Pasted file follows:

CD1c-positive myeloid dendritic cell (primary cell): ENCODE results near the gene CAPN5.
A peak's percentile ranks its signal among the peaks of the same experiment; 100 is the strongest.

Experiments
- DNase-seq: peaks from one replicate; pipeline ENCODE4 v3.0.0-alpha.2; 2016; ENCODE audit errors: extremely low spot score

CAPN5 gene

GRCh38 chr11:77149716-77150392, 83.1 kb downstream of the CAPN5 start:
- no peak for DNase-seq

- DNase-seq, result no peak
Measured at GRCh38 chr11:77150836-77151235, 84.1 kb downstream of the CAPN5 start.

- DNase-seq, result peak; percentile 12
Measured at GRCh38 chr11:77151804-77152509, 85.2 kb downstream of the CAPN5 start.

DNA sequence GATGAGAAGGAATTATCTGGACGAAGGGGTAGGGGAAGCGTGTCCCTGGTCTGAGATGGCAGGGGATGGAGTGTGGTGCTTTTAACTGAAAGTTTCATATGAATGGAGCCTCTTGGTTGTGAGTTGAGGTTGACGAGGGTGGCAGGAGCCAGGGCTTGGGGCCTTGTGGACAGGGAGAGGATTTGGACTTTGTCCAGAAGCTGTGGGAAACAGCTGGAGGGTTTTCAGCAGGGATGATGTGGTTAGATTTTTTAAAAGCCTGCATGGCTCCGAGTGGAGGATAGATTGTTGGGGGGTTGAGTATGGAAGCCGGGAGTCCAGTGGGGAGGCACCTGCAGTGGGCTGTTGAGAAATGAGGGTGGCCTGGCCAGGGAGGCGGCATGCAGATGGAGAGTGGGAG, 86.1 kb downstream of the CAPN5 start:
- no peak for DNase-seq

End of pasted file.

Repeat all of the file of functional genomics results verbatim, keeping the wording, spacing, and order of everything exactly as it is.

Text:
CD1c-positive myeloid dendritic cell (primary cell): ENCODE results near the gene CAPN5.
A peak's percentile ranks its signal among the peaks of the same experiment; 100 is the strongest.

Experiments
- DNase-seq: peaks from one replicate; pipeline ENCODE4 v3.0.0-alpha.2; 2016; ENCODE audit errors: extremely low spot score

CAPN5 gene

GRCh38 chr11:77149716-77150392, 83.1 kb downstream of the CAPN5 start:
- no peak for DNase-seq

- DNase-seq, result no peak
Measured at GRCh38 chr11:77150836-77151235, 84.1 kb downstream of the CAPN5 start.

- DNase-seq, result peak; percentile 12
Measured at GRCh38 chr11:77151804-77152509, 85.2 kb downstream of the CAPN5 start.

DNA sequence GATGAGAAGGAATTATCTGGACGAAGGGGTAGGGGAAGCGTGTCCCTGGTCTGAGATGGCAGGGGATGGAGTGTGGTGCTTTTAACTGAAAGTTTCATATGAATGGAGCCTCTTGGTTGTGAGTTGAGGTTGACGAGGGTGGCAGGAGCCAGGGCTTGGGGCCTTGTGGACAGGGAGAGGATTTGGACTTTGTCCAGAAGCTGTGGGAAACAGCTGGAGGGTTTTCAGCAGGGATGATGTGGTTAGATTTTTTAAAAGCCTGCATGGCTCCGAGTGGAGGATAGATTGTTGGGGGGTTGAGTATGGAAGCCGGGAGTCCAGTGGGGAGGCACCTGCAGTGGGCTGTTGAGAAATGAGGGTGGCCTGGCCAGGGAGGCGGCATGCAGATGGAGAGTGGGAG, 86.1 kb downstream of the CAPN5 start:
- no peak for DNase-seq